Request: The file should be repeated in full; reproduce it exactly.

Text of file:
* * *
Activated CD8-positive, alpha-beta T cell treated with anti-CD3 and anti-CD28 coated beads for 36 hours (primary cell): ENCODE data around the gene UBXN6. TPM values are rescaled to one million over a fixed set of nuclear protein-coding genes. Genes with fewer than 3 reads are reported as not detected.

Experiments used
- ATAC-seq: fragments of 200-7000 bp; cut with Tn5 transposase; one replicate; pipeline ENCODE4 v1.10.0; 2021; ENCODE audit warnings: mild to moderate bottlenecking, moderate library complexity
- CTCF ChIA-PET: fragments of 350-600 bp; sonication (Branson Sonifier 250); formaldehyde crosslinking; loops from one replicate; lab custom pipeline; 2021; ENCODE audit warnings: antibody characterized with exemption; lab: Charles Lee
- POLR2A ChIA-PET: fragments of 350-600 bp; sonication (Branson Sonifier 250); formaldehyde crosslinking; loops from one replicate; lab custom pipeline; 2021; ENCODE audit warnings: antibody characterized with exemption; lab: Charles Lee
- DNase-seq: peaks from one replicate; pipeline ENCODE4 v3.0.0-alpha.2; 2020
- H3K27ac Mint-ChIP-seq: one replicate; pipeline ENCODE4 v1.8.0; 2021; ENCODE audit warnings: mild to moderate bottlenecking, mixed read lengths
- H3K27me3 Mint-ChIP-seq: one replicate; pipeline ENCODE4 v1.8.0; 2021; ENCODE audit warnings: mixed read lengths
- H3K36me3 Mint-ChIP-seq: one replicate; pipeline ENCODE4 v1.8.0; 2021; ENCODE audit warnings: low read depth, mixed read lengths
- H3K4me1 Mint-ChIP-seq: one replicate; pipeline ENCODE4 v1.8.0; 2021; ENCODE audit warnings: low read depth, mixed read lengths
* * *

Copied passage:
Activated CD8-positive, alpha-beta T cell treated with anti-CD3 and anti-CD28 coated beads for 36 hours (primary cell): ENCODE data around the gene UBXN6. TPM values are rescaled to one million over a fixed set of nuclear protein-coding genes. Genes with fewer than 3 reads are reported as not detected.

Experiments used
- ATAC-seq: fragments of 200-7000 bp; cut with Tn5 transposase; one replicate; pipeline ENCODE4 v1.10.0; 2021; ENCODE audit warnings: mild to moderate bottlenecking, moderate library complexity
- CTCF ChIA-PET: fragments of 350-600 bp; sonication (Branson Sonifier 250); formaldehyde crosslinking; loops from one replicate; lab custom pipeline; 2021; ENCODE audit warnings: antibody characterized with exemption; lab: Charles Lee
- POLR2A ChIA-PET: fragments of 350-600 bp; sonication (Branson Sonifier 250); formaldehyde crosslinking; loops from one replicate; lab custom pipeline; 2021; ENCODE audit warnings: antibody characterized with exemption; lab: Charles Lee
- DNase-seq: peaks from one replicate; pipeline ENCODE4 v3.0.0-alpha.2; 2020
- H3K27ac Mint-ChIP-seq: one replicate; pipeline ENCODE4 v1.8.0; 2021; ENCODE audit warnings: mild to moderate bottlenecking, mixed read lengths
- H3K27me3 Mint-ChIP-seq: one replicate; pipeline ENCODE4 v1.8.0; 2021; ENCODE audit warnings: mixed read lengths
- H3K36me3 Mint-ChIP-seq: one replicate; pipeline ENCODE4 v1.8.0; 2021; ENCODE audit warnings: low read depth, mixed read lengths
- H3K4me1 Mint-ChIP-seq: one replicate; pipeline ENCODE4 v1.8.0; 2021; ENCODE audit warnings: low read depth, mixed read lengths